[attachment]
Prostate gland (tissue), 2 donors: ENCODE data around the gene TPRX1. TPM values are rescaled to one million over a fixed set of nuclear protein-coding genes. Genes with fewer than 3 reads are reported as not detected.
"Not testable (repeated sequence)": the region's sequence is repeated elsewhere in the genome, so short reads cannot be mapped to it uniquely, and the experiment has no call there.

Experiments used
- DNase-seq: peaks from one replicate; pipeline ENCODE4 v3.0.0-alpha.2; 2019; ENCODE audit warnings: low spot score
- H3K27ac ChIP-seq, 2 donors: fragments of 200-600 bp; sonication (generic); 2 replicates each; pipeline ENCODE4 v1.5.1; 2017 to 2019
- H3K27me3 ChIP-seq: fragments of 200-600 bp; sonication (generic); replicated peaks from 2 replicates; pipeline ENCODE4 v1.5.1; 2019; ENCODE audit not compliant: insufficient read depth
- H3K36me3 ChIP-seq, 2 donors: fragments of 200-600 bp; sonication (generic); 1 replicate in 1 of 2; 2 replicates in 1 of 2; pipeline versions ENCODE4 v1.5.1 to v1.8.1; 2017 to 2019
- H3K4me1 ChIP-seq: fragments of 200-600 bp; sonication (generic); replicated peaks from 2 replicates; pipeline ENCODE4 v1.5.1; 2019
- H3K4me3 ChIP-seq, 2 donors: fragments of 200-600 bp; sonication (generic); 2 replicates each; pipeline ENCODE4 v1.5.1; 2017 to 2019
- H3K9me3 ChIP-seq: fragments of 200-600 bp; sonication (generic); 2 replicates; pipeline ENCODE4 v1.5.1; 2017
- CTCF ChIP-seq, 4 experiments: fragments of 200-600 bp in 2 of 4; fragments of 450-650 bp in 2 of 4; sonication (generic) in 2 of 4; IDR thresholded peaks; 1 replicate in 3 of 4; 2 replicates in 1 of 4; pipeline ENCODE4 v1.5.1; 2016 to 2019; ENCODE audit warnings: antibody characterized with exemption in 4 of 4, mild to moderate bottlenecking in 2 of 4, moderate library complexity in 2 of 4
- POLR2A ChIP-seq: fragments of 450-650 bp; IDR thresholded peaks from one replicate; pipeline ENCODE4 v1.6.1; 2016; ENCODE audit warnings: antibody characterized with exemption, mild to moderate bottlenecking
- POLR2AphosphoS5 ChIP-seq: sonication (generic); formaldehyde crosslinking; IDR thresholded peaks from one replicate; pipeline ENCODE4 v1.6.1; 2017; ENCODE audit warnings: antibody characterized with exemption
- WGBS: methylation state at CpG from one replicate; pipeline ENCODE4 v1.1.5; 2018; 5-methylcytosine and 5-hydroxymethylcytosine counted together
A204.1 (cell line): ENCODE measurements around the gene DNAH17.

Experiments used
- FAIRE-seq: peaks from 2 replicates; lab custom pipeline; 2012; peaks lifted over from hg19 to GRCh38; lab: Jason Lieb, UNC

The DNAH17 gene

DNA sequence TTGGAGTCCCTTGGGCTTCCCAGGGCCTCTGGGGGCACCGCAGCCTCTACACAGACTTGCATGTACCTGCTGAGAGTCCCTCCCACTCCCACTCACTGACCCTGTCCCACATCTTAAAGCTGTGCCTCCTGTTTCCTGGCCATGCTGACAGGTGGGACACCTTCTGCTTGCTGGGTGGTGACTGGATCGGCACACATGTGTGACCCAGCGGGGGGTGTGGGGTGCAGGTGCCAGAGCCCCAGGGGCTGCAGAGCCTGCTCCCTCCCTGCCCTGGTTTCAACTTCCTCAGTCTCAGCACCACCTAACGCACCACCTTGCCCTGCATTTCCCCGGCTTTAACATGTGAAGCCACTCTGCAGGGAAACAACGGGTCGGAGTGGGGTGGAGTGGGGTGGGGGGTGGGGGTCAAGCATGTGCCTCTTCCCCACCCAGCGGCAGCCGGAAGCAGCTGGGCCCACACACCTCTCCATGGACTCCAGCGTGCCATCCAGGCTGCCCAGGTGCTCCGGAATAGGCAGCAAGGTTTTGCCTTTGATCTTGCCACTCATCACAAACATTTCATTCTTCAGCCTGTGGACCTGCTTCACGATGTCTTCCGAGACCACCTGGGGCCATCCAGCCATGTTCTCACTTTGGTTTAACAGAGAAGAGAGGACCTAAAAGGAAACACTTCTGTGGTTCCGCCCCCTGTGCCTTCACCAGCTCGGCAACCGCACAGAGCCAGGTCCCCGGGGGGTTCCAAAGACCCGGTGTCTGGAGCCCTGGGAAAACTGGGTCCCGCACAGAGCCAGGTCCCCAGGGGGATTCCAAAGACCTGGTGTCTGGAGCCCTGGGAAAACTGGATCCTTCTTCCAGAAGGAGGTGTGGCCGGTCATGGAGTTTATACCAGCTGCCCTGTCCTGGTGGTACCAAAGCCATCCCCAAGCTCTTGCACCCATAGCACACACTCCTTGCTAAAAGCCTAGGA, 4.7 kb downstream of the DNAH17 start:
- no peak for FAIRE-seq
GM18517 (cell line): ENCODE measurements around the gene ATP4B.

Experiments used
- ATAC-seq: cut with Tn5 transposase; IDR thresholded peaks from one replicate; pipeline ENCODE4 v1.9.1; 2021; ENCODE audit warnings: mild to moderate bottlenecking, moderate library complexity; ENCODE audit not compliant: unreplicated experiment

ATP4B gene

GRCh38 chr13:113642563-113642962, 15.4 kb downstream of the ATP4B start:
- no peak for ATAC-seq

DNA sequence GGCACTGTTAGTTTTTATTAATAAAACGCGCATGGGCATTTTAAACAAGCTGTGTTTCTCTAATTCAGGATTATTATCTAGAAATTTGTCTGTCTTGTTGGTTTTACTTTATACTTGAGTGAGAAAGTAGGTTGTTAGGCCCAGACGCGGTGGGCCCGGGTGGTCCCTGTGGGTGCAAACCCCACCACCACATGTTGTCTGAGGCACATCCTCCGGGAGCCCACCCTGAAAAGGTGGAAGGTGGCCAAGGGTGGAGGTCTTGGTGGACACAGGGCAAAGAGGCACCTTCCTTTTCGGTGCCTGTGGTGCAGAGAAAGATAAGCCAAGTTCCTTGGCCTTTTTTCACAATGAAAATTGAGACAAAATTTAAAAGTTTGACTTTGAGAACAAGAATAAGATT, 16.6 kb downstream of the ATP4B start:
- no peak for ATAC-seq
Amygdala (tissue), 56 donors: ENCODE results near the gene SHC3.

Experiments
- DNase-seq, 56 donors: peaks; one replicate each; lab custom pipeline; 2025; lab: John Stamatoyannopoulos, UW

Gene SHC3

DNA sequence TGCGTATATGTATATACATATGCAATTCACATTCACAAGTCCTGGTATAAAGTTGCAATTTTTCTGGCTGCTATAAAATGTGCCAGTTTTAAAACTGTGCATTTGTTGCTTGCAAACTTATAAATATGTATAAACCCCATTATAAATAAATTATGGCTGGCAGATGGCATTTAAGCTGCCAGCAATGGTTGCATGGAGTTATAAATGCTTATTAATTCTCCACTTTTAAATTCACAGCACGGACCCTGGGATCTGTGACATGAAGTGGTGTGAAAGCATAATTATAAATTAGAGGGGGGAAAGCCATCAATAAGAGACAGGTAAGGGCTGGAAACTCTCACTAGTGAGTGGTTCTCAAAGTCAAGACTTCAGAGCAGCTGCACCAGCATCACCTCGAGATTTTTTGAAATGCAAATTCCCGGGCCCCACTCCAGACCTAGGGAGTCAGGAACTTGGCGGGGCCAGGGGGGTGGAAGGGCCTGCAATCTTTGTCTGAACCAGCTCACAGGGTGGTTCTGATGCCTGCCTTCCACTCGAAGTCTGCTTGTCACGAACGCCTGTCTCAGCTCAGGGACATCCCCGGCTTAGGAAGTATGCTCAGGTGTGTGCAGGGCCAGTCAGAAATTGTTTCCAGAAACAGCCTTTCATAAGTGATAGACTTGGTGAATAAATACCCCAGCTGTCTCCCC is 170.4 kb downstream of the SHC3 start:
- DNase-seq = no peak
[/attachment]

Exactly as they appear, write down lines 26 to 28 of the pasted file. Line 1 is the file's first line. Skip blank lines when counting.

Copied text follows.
- no peak for ATAC-seq

DNA sequence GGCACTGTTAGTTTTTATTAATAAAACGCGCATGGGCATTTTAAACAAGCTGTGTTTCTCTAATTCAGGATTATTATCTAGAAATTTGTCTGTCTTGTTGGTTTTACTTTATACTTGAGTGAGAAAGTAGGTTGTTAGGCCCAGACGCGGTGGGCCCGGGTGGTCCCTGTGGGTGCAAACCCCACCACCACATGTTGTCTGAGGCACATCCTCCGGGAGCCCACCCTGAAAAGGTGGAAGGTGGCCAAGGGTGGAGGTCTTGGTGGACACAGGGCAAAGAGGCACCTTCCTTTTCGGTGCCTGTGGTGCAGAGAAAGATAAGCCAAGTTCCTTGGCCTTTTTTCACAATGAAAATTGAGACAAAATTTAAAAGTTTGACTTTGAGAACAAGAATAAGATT, 16.6 kb downstream of the ATP4B start:
- no peak for ATAC-seq